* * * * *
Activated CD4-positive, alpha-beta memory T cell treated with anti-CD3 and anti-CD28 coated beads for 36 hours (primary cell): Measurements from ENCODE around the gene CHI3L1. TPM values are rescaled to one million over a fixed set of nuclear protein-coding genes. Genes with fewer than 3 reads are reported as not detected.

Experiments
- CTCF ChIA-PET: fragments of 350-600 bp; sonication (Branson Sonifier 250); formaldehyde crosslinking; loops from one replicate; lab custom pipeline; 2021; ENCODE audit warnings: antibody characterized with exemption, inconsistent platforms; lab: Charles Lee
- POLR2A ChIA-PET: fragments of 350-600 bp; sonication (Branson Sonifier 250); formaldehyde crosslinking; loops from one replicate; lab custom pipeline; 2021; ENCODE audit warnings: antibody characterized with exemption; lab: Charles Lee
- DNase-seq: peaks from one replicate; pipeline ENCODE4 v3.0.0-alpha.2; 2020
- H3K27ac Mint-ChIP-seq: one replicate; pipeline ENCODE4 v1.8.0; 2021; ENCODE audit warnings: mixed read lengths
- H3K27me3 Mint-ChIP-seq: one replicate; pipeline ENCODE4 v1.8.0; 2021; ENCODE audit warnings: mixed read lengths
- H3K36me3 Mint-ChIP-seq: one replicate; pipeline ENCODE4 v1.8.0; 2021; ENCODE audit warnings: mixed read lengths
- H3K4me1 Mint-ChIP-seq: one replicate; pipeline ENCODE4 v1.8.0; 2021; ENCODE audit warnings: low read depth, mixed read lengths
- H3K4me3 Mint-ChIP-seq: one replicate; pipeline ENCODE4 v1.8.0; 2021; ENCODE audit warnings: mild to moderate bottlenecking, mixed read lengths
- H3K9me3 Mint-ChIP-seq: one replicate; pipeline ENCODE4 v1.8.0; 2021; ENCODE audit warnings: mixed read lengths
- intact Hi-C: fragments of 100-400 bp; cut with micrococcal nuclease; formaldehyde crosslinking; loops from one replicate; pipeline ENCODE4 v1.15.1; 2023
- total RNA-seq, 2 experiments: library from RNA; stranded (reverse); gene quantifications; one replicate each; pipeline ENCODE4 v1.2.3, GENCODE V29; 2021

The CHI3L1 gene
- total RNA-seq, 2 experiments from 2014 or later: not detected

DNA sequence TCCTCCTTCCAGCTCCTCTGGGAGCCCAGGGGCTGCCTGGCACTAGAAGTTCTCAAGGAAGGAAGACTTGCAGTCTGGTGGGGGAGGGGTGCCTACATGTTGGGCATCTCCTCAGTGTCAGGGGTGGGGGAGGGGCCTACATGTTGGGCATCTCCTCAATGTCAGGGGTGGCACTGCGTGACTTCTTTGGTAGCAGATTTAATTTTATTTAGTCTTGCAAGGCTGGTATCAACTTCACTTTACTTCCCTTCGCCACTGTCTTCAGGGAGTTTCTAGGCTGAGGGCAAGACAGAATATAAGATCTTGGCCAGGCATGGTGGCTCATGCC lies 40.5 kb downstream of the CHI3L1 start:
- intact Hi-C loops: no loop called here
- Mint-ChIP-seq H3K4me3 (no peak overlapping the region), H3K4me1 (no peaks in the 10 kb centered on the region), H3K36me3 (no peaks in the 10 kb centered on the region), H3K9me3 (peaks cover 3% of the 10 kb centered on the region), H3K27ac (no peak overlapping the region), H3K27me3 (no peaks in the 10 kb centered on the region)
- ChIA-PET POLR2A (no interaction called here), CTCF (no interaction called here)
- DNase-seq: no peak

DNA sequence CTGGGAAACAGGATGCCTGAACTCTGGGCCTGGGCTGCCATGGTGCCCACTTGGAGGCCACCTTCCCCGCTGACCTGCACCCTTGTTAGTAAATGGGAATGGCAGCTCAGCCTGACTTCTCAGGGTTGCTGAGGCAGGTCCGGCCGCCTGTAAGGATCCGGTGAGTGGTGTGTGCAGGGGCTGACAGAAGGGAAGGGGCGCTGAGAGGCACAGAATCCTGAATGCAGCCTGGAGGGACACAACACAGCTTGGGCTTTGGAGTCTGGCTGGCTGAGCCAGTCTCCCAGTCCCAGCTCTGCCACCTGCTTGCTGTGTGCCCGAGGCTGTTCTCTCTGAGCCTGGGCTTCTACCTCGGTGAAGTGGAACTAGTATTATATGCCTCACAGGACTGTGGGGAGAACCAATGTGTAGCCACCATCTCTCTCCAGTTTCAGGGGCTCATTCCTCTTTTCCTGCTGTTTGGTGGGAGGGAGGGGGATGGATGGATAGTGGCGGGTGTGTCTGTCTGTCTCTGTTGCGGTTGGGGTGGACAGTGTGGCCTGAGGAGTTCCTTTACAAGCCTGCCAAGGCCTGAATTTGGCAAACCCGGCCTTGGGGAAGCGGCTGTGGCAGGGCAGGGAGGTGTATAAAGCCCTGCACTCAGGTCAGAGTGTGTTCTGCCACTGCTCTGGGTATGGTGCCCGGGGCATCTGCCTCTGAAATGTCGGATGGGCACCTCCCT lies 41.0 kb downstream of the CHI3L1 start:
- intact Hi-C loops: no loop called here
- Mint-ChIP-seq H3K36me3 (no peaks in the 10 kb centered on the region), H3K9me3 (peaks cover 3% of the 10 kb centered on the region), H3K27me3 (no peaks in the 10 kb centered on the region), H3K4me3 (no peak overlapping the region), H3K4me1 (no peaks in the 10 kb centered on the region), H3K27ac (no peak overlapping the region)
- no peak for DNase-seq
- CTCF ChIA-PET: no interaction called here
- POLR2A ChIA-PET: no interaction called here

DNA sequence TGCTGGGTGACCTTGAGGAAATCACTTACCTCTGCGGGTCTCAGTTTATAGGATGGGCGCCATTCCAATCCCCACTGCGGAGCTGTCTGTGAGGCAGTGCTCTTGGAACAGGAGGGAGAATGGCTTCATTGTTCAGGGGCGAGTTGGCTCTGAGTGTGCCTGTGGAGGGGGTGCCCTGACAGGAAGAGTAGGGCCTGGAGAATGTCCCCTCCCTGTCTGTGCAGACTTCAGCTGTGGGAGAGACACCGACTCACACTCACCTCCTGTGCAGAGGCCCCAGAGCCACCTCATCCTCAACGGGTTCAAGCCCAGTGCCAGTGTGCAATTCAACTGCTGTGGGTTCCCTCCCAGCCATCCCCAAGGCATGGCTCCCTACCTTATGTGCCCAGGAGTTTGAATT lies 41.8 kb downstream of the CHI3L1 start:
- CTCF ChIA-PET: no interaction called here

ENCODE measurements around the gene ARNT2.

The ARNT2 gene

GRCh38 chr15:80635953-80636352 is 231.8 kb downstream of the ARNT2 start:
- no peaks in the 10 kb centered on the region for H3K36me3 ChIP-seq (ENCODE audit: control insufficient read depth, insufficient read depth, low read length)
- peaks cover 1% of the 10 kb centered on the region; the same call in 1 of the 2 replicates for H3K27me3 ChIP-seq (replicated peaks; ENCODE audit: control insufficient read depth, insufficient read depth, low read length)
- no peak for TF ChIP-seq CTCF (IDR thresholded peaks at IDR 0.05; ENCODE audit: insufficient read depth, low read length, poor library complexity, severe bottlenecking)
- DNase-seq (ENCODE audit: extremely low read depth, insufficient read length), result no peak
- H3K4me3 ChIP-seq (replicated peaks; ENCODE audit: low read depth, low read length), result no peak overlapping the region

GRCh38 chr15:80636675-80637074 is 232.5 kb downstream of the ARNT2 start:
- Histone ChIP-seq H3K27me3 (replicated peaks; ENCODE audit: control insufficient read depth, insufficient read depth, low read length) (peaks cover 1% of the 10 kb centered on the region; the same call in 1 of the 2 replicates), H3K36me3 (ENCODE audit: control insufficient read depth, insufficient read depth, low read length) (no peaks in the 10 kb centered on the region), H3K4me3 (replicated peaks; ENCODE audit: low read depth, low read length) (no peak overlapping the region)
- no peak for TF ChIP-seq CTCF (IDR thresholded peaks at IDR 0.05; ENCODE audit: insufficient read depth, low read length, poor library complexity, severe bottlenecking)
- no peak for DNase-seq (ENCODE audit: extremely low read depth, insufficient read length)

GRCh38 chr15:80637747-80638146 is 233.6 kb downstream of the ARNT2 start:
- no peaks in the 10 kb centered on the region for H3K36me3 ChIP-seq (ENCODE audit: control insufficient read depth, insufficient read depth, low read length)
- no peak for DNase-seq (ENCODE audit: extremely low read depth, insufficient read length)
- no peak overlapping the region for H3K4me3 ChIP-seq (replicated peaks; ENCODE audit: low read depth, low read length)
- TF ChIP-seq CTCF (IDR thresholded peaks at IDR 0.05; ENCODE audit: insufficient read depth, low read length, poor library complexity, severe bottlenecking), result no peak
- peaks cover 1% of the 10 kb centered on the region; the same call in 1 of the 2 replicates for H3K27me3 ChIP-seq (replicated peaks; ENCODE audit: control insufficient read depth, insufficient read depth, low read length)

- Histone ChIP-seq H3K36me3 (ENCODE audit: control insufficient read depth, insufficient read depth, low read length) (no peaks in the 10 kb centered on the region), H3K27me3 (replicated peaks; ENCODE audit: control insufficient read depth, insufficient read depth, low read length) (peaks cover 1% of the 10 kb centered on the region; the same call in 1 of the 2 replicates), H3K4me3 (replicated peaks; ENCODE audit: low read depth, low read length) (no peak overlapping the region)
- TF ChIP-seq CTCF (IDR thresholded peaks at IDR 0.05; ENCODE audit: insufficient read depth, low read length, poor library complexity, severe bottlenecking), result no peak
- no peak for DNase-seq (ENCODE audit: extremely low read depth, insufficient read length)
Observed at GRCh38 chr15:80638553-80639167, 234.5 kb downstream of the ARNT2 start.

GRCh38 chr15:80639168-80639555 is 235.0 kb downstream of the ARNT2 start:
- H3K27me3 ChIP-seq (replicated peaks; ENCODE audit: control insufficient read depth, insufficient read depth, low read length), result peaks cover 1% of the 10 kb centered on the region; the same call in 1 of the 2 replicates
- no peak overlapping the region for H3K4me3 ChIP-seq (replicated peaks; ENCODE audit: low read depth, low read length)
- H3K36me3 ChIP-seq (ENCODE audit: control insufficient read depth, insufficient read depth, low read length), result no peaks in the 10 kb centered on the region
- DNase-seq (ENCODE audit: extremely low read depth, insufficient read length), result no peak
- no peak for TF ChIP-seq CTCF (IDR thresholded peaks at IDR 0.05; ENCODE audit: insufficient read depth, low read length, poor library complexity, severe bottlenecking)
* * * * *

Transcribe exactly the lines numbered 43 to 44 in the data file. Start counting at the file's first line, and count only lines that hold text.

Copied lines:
- no peak for DNase-seq (ENCODE audit: extremely low read depth, insufficient read length)
- no peak overlapping the region for H3K4me3 ChIP-seq (replicated peaks; ENCODE audit: low read depth, low read length)